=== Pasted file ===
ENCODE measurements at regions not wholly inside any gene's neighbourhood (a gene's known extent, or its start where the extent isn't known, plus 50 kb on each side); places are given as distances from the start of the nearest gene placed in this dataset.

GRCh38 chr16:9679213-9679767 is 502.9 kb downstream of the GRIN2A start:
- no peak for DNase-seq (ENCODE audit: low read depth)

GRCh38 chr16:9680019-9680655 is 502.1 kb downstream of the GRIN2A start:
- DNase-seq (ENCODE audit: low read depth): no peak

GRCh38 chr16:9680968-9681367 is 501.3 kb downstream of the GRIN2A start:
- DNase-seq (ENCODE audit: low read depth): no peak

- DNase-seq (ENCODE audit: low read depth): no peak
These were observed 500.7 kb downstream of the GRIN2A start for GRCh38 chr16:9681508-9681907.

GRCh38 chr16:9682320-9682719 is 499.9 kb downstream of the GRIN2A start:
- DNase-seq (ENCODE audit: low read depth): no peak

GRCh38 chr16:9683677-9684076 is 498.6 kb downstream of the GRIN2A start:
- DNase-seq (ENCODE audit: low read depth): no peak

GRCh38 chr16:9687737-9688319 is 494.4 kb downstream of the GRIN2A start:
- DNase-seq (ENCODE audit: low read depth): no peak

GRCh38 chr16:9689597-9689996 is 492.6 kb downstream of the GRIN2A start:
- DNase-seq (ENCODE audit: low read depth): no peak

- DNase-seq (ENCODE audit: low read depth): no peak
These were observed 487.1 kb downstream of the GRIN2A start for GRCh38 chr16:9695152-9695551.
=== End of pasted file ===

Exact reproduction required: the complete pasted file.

ENCODE measurements at regions not wholly inside any gene's neighbourhood (a gene's known extent, or its start where the extent isn't known, plus 50 kb on each side); places are given as distances from the start of the nearest gene placed in this dataset.

GRCh38 chr16:9679213-9679767 is 502.9 kb downstream of the GRIN2A start:
- no peak for DNase-seq (ENCODE audit: low read depth)

GRCh38 chr16:9680019-9680655 is 502.1 kb downstream of the GRIN2A start:
- DNase-seq (ENCODE audit: low read depth): no peak

GRCh38 chr16:9680968-9681367 is 501.3 kb downstream of the GRIN2A start:
- DNase-seq (ENCODE audit: low read depth): no peak

- DNase-seq (ENCODE audit: low read depth): no peak
These were observed 500.7 kb downstream of the GRIN2A start for GRCh38 chr16:9681508-9681907.

GRCh38 chr16:9682320-9682719 is 499.9 kb downstream of the GRIN2A start:
- DNase-seq (ENCODE audit: low read depth): no peak

GRCh38 chr16:9683677-9684076 is 498.6 kb downstream of the GRIN2A start:
- DNase-seq (ENCODE audit: low read depth): no peak

GRCh38 chr16:9687737-9688319 is 494.4 kb downstream of the GRIN2A start:
- DNase-seq (ENCODE audit: low read depth): no peak

GRCh38 chr16:9689597-9689996 is 492.6 kb downstream of the GRIN2A start:
- DNase-seq (ENCODE audit: low read depth): no peak

- DNase-seq (ENCODE audit: low read depth): no peak
These were observed 487.1 kb downstream of the GRIN2A start for GRCh38 chr16:9695152-9695551.